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Friday, November 19, 2010

20 Things I Learned About Browsers and the Web

Click here to view a new web-book published by the Google Chrome Team.


Life as citizens of the web can be liberating and empowering, but also deserves some self-education. Just as we’d want to know various basic facts as citizens of our physical neighborhoods -- water safety, key services, local businesses -- it’s increasingly important to understand a similar set of information about our online lives. That’s the spirit in which we wrote this guide.

Friday, November 5, 2010

Stop. Collaborate. Listen.

Vanilla Ice, it turns out, is not the complete moron he looks like. Perhaps he peaked too early. :)

I read this today and wanted to share it with all of you, my wonderful partners in collaboration.  Click the link for the full article...here's the intro to get you hooked:

Raise your hand if you spent time exploring, challenging, refining, and enhancing your professional practice today? Now, raise your other hand if that professional learning took place in a collaborative context with other professionals?
Is your hand raised high or "tied" behind your back?

http://blogs.edweek.org/edweek/LeaderTalk/2010/11/raise_your_hand.html

Wednesday, November 3, 2010

THE Most Important Skill Ever...or at least today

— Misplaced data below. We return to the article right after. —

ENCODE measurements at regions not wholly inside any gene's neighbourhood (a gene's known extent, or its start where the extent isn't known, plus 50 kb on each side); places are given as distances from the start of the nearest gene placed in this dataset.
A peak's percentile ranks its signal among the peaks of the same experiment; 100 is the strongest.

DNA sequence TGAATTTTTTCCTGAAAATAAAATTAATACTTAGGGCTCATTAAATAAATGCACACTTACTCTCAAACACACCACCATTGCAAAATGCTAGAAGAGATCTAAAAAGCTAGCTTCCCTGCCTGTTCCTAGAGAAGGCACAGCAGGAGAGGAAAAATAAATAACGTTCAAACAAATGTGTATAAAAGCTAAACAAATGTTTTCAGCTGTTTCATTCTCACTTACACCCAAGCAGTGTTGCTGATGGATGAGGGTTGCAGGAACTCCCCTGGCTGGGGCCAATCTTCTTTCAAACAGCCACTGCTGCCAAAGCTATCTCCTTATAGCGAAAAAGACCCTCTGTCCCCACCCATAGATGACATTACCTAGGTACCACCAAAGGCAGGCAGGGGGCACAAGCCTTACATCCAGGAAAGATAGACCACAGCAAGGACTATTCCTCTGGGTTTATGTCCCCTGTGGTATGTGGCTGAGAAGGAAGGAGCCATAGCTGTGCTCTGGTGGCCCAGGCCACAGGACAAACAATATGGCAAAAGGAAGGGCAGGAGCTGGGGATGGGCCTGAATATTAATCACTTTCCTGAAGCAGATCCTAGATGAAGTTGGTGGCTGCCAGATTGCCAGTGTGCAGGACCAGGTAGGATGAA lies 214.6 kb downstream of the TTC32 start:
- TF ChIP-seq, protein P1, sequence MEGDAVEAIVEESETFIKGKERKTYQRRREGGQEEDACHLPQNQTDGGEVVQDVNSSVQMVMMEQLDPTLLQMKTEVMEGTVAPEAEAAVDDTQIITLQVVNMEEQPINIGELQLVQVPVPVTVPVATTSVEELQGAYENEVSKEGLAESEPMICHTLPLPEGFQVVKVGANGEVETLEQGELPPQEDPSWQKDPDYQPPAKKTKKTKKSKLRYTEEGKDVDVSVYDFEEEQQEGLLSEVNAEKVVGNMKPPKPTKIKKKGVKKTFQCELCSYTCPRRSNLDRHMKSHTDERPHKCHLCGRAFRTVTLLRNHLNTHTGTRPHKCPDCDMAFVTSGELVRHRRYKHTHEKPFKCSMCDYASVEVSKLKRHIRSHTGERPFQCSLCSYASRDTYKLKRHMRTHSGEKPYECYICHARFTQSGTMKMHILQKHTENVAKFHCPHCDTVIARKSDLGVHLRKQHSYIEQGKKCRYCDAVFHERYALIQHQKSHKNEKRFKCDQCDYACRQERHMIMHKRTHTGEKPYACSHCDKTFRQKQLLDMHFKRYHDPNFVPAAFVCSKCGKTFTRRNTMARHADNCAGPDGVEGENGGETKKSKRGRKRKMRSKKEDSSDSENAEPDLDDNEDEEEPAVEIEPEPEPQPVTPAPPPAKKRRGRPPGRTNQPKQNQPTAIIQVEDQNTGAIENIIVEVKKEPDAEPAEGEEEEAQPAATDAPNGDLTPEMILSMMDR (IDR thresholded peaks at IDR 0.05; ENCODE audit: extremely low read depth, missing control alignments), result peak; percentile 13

So maybe I'm exaggerating a little (I'll admit I am prone to hyperbole), but I am finding the more I work with students of all ages, the single most important technical skill that they absolutely need to understand is the difference between Save and Save As....

Seriously.

I honed my teaching of this particular concept with first graders, so I figure if they can get it, so can everyone else.  Files at school are damaged, corrupted, or lost all the time because of a general failure to understand what happens when you start creating multiple copies of things. And saving them in multiple places. Especially if the server comes into play. "The computer ate my work" or, "The computer is broken!" almost always stems from a user error while saving.

In general, I drill ⌘S into my students' heads. The first time one saves a file using ⌘S, the computer automatically does a Save As, which gives them the opportunity to 1) name the file and 2) tell it where to go. From that point on, they will never need Save As again, UNLESS THEY WANT TO CHANGE ONE OF THOSE TWO THINGS!  ⌘S will do for the rest of eternity. So how do I test them to know if they really know the difference? I ask them all time! Should we Save or Save As? How about now? Why would you choose Save As over Save in any circumstance? If it's a simple matter of changing the name of a document, I teach them how without ever needing to open the application.

Now that we have Tarrier Apps, this skill isn't quite as crucial when it comes to word processing. However, the concept still applies in every other application students may use...Comic Life, Photoshop, iMovie, Geometer Sketchpad, etc. Recently, the Save/Save As conundrum got a few middle schoolers stuck in the middle of a video project. When it comes to movies, that's a big deal, because source files have to live in a certain location, and if you tell your computer midway through a project that it's all moving somewhere else, you get the lovely spinning beachball of doom and your work is lost.  Of course, at the heart of Save vs. Save As is a deeper understanding of file structure. I start with the basics in 1st grade because they're just not going to get that part yet, and they simply need to know what to do and how to do it. Eventually, with repetition and experience, the deeper understanding will come.